The Medora Site

Various Native American groups across North America constructed earth mounds at different times. The Medora Site in West Baton Rouge Parish features two earth mounds constructed by Native Americans.  

The Medora Site is located in the southern-most portion of West Baton Rouge parish, in a hair-pin turn of the Mississippi called Australia Point, also known as Sardine Point. In the 1940s, archeologists studied the Medora site, extensively tracing multiple cultures and peoples to this small area.

The Medora Site is considered the most significant prehistoric site in Plaquemine, an area of West Baton Rouge Parish. The Medora Site includes two mounds separated by a plaza about 400 feet wide. Mound A was a flat-topped pyramid 13 feet high and 125 feet square at the base, located on the plaza's north end. Mound A was bordered by a large borrow pit to the north and by Bayou Bourbe to the west. Mound B was located at the south end of the plaza, and measured two feet high and 100 feet in diameter, with an irregular outline. 

Medora Site Artifacts

By the mid-1700's Europeans and Native Americans were actively trading goods such as skins, grain, and produce for beads, metal tools, cooking pots, and military equipment. Artifacts discovered at the Medora Site (on loan from the Louisiana State University Museum of Natural Science; the majority of the pieces are at the Field Museum in Chicago, IL) include:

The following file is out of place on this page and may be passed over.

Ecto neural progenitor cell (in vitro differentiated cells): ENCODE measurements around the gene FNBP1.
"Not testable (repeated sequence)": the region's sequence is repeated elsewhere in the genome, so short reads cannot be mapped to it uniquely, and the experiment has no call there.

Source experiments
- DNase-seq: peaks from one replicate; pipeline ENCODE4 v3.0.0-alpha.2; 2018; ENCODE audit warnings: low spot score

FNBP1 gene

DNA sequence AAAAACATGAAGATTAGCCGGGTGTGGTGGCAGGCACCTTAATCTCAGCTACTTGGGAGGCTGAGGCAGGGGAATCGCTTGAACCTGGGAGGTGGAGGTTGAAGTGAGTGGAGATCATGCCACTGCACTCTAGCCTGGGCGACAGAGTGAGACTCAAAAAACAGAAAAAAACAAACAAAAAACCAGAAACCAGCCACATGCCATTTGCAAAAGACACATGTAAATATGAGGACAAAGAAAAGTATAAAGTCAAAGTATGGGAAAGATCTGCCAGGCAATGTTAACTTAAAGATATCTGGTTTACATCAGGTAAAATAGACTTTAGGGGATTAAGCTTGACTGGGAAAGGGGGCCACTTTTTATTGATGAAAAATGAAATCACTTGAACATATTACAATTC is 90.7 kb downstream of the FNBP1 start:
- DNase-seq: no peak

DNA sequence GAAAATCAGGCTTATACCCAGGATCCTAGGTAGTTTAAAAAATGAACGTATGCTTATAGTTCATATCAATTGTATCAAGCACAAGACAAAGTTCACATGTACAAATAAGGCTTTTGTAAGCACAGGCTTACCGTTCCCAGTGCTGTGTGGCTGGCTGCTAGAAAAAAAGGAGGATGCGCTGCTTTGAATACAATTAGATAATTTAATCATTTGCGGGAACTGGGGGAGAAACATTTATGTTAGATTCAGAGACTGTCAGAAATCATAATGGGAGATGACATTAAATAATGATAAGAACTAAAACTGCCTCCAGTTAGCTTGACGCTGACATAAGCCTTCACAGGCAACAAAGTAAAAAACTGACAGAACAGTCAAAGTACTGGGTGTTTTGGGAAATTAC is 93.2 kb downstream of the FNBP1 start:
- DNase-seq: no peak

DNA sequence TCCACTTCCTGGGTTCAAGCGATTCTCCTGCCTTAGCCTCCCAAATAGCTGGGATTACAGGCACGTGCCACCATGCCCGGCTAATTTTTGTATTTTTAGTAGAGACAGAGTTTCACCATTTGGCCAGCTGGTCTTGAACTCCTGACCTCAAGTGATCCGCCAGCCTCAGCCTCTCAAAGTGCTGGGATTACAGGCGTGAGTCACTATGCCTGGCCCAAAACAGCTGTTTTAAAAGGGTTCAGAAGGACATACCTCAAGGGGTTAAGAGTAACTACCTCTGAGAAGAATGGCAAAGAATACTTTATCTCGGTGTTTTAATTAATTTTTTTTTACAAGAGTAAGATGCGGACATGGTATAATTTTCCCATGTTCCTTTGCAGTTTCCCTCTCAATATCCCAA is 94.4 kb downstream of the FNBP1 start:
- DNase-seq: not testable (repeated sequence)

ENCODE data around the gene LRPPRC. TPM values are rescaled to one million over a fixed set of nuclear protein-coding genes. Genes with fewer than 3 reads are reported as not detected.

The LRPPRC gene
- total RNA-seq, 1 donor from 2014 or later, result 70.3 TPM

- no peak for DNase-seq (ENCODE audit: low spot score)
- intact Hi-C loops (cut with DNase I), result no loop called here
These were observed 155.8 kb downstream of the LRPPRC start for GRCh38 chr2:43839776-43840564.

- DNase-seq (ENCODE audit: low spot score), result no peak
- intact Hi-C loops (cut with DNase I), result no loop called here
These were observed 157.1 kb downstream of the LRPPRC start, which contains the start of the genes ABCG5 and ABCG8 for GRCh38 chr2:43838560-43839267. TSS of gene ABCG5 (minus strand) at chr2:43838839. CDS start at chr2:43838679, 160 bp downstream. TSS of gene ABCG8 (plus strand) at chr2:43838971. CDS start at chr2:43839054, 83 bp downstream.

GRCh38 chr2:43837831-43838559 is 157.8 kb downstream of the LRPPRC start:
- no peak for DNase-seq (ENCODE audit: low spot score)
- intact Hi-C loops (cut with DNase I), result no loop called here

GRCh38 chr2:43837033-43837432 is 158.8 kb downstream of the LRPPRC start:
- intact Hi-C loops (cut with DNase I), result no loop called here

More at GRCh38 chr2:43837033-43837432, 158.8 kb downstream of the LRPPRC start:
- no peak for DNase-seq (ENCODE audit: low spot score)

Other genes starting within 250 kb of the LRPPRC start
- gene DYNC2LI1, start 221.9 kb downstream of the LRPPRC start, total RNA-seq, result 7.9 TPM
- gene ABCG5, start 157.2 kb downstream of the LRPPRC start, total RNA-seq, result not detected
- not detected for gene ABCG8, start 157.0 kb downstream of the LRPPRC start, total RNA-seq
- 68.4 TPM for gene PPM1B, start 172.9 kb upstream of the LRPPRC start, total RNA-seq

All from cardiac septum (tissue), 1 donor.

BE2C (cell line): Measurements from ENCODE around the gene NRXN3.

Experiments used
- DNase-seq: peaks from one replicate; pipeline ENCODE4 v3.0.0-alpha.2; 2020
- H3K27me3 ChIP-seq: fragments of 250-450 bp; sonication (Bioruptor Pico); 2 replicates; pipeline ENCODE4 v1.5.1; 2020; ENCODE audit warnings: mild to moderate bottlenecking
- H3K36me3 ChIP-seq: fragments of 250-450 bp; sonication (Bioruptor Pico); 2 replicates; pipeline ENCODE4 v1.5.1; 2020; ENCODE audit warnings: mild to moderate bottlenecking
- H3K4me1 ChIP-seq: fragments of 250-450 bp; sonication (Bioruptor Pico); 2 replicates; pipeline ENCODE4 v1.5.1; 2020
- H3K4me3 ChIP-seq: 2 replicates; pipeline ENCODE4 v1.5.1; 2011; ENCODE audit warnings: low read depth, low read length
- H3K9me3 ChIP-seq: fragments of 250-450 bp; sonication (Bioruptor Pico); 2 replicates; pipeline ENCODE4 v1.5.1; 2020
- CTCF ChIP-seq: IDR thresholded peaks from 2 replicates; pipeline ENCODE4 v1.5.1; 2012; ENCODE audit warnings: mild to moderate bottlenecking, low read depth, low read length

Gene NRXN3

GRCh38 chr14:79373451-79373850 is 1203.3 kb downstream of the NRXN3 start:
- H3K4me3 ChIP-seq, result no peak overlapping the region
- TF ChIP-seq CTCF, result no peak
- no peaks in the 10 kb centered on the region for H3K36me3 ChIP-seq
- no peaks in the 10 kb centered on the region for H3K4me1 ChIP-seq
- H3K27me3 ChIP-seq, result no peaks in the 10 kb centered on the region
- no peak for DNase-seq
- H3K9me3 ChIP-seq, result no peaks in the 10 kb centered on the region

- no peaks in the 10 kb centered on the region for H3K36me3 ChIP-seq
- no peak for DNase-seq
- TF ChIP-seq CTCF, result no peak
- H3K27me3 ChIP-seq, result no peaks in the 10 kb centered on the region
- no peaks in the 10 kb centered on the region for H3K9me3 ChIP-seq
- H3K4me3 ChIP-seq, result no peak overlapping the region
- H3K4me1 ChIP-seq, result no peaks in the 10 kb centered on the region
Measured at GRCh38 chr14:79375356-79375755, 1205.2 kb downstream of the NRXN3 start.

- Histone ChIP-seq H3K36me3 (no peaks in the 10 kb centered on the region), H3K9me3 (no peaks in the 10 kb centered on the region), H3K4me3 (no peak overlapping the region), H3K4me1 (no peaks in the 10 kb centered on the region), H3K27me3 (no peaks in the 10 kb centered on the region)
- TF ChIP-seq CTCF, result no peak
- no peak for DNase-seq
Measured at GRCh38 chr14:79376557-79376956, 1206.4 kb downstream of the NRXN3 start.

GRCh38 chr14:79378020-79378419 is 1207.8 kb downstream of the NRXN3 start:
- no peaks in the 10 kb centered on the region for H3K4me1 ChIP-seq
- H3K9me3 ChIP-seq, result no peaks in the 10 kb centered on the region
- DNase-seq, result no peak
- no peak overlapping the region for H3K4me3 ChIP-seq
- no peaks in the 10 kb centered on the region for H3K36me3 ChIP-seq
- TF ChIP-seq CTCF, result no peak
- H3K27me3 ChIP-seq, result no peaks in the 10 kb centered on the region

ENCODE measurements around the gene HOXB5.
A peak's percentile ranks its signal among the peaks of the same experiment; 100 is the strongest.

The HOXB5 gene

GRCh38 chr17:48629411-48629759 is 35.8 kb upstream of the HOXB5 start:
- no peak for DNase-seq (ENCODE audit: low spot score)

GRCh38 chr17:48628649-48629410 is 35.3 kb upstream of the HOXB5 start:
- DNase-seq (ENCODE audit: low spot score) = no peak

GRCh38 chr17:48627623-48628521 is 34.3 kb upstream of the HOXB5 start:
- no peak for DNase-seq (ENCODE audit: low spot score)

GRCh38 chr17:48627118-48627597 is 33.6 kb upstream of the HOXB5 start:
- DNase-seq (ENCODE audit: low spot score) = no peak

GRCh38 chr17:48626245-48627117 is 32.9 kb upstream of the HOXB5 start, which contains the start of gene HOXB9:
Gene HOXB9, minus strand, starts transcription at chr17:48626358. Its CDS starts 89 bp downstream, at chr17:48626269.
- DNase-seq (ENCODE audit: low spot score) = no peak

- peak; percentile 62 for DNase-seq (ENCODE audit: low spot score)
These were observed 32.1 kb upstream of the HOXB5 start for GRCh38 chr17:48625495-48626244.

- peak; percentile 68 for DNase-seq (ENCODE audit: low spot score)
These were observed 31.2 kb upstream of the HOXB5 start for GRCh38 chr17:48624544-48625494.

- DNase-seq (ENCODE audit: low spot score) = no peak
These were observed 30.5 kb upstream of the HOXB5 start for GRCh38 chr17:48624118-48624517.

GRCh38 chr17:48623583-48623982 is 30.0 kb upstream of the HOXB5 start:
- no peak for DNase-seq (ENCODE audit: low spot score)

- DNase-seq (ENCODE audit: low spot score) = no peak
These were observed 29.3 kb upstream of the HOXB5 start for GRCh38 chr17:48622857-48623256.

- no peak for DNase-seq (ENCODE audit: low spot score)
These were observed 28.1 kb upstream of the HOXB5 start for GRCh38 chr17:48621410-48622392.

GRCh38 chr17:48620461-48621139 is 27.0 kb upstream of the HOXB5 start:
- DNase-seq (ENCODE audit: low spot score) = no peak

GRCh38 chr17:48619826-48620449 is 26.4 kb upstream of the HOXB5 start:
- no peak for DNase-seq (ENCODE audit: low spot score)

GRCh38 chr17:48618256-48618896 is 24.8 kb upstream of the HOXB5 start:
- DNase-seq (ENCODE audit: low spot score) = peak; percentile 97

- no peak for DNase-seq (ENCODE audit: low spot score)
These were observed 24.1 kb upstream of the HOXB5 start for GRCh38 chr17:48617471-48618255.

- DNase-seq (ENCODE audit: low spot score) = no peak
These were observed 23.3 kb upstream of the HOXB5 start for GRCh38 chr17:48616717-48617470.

Decorated clay pottery shardsClay Pottery Shards

 More than 18,000 pot shards were found, many with decorative designs. These designs were carved into the unfired clay with sticks, shells, and points. Two styles of pottery decoration have been found at the Medora site: “Anna Incise,” which is commonly found on the interior surfaces of ceramic vessels, and "Medora Incised," which features decoration on the exterior surface. 

Spear and arrow points  Arrow Head

There is no naturally-occurring stone in the West Baton Rouge area, so river pebbles of flinty stone found at the Medora site were presumably brought to Mound A from Natchez, Mississippi. The pebbles could have been used in rattles or as raw materials for the chipping of projectile points. These are made of chert – (a compact rock consisting of microcrystalline quartz and similar to flint). Again, this type of stone does not occur naturally in the West Baton Rouge area, and would have been brought in on trade routes, possibly from great distances. A particular type of arrow point used for hunting, called "Alba," dates to around 800-1200 A.D. and is similar to the arrow points the Plaquemine period Native Americans would have used at Medora. Only seven stone artifacts were recovered. 

18th-century glass and ceramic beads 
Glass BeadsThese beads were from the French Concession at Bayou Goula (Iberville Parish), the area where French farmers and traders were allowed to settle.

Pottery shards in a French style 
French Pottery Shards
The French green-glazed earthenware and blue and white tin-glazed faience (glazed earthenware or pottery, with highly colored designs.) pottery sherds are typical artifacts from Louisiana's French colonial period.